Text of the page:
What do we do?

As a massage therapist we have a plethora of different techniques available to us, all with different physiological effects. This doesn’t mean we will use every technique on every dog or every region of the body. Some dogs don’t enjoy kneading or get too hyped up from pummelling. Sometimes a technique is too intense for a sensitive area so we decide to go for a different technique instead which is a bit less intrusive. Whenever a dog allows it we can apply passive foreleg and hind leg stretches. These aid in joint lubrication and release as well as lengthening and increasing flexibility and the R.O.M. (Range of Motion.) The legs can be massaged with several different techniques including a compressional squeeze and lift, effleurage, small finger rotations and ‘shampooing’. This promotes circulatory responses to the lower limb and aids in spatial awareness. It also addresses areas of dysfunction either originating in the leg/paw or upper body. (Rogers, S. 2000) All techniques are done with calm gentle strokes. The slower they are applied, the more relaxed and accepting the dog will be. For pre-event sport massage we would do the opposite. We’d apply faster movements to activate the dog and get them ready for the event.

What does a consultation look like?

When you book in a consultation we go through several steps before the massage starts. We will discuss first the history of the dog. It’s important to know the type of exercise the dog does (and how often), where it sleeps, if the dog jumps in and out of bed/car a lot or if the dog runs on slippery floors a lot. These may indicate areas of tightness or possible injury in the dog without even having to touch the dog yet. We have to make sure the dog is currently not on medication or has any other contraindications. Contra indications means: a reason to not have the treatment due to possibly doing more harm to an already existing condition or injury. For some contraindications it’s just regional, so we can avoid just that particular area. Others are general which means we won’t massage unless we have had clearance of a vet. Examples of contraindications are: fractures, pregnancy, vomiting, weight bearing lameness, inflammation with heat, pain, loss of movement and redness, certain medications, recent muscle injury or surgery or torn ligaments. If your dog is all good to go after our chat and ensuring there are no contraindications a visual observation follows. This is to have a look at their coat and confirmation. How the dog stands and puts down his weight and how long nails are. This, again, can give us a lot of information. After the visual observation the gait analysis follows. We do this to have a look at how the dog walks (in his slowest pace as possible). This may show us stiffness in the hips or a short stride and stiff pace or even limping. This can give us an idea where on the body we might find tightness and knots and areas that may be extra sensitive and need more attention. Following the gait analysis is the soft tissue diagnosis. This may look like the beginning of the massage but it’s not. It’s a short flat hand observation where we take our hands over each muscle of the dog assessing and feeling for abnormalities. We might be able to confirm with our hands what our eyes saw earlier. We may feel tightness or knots or atrophied/hypertrophied muscles. From there we will go into the actual massage treatment which can take 10 minutes or 45 minutes. This very much depends on the size of the dog as well as how accepting the dog is of the massage. Of course, small dogs won’t take as long as a Great Dane. A dog that’s incredibly sensitive and struggles with touch may also need a shorter time to get accustomed to being touch by a stranger first. Dogs that love being massaged may take longer as it gives us the opportunity to go over muscles really thoroughly with different techniques and stretches. At the end of the treatment we will recommend what will follow next. We may decide to do pole. It’s kind of similar to Pilates for dogs. They help with body balance and correct movement. Improving joint articulation and muscle flexion in a controlled way. Every time the dog lifts their legs just that little bit higher than normal, they should be lifting up from the abdominal muscles and stretching through the back as they step under to correctly execute the movement. The great thing about these exercises is that they can be adapted to not cause unnecessary pain or stress on affected joints, but still improve body balance and function. (Rogers, S. 2000)It may be that a few weekly massages are recommended. For dogs that are generally fine and just come for a relaxation massage maybe every 2, 3 or 6 months to ensure their bodies stay nice and supply. It really depends on each individual dog and also what the owner wants to do. Massage, as you could read, is incredibly beneficial for dogs any size or age. Giving your dog a routine massage is almost as important as a yearly vaccination. You may come across injuries you weren’t aware of, because our dogs are hardy creatures that don’t generally show their pain. You may be able to make their life more comfortable if they have a chronic injury or near constant tight muscles. You may make their performance even better due to pre and post event massages.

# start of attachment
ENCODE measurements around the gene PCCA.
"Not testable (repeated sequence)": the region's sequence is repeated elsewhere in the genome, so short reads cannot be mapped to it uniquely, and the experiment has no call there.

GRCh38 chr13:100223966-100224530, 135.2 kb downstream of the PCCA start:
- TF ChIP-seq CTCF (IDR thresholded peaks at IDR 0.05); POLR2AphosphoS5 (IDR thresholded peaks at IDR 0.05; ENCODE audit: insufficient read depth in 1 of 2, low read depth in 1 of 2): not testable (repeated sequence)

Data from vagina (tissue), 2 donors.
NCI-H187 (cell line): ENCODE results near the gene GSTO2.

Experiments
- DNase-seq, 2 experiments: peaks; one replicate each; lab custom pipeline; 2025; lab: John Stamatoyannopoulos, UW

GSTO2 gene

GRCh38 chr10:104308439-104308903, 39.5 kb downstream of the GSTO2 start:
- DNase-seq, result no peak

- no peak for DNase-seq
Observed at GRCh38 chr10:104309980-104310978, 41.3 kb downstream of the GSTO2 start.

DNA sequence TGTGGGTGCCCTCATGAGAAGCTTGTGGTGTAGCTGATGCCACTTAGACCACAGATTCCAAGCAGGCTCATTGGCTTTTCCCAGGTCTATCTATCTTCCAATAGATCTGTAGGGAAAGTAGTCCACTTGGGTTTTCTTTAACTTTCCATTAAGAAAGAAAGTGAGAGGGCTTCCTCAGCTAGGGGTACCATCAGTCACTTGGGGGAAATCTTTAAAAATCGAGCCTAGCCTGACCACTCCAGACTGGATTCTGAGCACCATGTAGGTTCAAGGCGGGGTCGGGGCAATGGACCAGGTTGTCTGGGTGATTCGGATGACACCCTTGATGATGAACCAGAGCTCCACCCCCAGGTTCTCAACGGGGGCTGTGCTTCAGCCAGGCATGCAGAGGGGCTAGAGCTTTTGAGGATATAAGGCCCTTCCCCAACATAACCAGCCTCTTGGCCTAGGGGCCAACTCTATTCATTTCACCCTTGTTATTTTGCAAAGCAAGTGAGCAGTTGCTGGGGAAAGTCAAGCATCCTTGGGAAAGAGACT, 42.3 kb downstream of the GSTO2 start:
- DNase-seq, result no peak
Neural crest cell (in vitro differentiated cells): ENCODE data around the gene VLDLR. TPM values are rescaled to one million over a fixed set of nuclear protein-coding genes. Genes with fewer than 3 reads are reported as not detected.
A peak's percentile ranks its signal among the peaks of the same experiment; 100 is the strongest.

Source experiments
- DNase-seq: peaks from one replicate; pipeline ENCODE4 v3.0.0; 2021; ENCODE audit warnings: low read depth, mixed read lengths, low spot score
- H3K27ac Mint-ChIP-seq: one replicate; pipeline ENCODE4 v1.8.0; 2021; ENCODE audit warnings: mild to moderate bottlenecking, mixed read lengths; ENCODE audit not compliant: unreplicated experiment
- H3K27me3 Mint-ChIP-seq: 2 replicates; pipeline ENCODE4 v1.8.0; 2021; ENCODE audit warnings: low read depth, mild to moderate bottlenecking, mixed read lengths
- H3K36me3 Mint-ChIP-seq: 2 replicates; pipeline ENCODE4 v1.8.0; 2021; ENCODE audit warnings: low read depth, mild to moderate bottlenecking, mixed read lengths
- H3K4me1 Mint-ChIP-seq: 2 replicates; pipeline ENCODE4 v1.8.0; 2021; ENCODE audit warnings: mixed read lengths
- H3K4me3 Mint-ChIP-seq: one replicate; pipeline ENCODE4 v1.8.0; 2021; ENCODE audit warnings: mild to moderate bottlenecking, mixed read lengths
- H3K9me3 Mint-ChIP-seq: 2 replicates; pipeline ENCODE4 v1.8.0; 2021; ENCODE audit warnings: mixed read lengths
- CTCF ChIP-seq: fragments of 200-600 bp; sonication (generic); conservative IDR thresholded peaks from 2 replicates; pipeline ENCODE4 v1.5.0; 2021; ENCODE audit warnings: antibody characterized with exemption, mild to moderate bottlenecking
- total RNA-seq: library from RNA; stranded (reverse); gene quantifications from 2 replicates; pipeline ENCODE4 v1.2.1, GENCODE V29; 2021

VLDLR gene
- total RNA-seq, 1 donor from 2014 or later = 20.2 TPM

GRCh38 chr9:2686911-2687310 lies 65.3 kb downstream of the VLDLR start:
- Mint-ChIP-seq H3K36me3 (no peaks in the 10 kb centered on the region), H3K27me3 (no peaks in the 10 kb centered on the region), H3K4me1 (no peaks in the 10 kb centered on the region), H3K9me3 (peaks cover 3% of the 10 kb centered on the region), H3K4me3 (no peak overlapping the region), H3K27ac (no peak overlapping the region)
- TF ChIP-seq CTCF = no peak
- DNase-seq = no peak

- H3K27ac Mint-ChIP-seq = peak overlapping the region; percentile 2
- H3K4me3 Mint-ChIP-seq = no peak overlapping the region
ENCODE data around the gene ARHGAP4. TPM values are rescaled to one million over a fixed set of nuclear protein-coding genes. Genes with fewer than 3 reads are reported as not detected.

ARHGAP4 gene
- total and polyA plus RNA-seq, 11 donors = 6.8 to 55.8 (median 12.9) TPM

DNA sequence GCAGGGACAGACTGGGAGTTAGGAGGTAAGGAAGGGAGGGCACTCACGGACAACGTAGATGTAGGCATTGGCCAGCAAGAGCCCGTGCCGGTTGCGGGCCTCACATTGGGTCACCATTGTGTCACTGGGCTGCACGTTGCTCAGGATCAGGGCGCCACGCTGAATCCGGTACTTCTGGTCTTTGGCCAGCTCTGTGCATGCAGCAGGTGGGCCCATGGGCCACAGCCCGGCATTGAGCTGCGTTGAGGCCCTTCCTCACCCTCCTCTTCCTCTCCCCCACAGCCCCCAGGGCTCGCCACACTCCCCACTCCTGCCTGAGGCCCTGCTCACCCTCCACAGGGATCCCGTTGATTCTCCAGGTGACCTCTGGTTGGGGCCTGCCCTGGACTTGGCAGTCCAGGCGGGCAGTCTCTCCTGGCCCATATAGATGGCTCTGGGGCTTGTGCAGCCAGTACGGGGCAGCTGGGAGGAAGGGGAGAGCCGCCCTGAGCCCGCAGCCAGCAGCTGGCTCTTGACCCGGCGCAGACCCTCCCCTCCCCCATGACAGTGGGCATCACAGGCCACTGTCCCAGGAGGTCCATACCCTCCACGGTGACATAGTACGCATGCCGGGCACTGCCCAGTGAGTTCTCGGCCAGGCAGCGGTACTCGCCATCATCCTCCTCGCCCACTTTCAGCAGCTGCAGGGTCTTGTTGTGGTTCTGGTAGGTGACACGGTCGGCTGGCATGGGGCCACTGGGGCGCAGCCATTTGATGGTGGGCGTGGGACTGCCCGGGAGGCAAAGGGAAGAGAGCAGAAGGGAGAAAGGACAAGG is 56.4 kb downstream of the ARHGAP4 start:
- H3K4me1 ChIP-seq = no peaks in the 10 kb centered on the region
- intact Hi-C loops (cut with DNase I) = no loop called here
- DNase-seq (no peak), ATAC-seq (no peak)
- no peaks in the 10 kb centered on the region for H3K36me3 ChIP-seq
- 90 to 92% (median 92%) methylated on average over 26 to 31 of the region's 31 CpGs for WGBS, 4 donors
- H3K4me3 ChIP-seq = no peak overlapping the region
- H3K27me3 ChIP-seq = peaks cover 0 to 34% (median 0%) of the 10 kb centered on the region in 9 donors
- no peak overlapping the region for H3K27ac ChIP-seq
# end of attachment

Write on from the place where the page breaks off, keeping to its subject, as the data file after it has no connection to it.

Just like humans, dogs enjoy massages. Why not provide this fabulous service to your dog?